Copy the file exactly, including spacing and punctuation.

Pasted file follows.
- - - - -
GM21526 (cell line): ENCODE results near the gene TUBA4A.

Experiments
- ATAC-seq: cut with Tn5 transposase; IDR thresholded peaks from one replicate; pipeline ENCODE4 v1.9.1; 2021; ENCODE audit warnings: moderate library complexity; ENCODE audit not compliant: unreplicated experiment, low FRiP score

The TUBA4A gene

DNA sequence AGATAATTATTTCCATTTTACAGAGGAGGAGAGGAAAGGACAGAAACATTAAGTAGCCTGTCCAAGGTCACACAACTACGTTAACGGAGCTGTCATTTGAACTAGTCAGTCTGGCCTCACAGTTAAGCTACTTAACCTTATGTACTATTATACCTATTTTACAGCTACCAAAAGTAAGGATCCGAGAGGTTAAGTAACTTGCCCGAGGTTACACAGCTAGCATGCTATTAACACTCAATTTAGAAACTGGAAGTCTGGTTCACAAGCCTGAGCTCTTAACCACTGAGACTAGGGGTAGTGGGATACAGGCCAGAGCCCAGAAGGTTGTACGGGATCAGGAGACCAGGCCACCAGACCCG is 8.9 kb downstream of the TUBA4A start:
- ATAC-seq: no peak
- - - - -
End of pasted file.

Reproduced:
GM21526 (cell line): ENCODE results near the gene TUBA4A.

Experiments
- ATAC-seq: cut with Tn5 transposase; IDR thresholded peaks from one replicate; pipeline ENCODE4 v1.9.1; 2021; ENCODE audit warnings: moderate library complexity; ENCODE audit not compliant: unreplicated experiment, low FRiP score

The TUBA4A gene

DNA sequence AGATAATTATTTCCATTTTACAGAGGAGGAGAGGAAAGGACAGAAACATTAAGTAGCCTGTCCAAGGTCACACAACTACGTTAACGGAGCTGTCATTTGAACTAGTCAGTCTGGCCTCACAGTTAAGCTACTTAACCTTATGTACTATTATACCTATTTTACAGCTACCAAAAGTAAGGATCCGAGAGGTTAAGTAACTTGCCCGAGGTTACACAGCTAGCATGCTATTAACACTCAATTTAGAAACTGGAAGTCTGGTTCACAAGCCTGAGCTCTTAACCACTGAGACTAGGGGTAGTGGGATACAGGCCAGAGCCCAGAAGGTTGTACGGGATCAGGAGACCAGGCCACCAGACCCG is 8.9 kb downstream of the TUBA4A start:
- ATAC-seq: no peak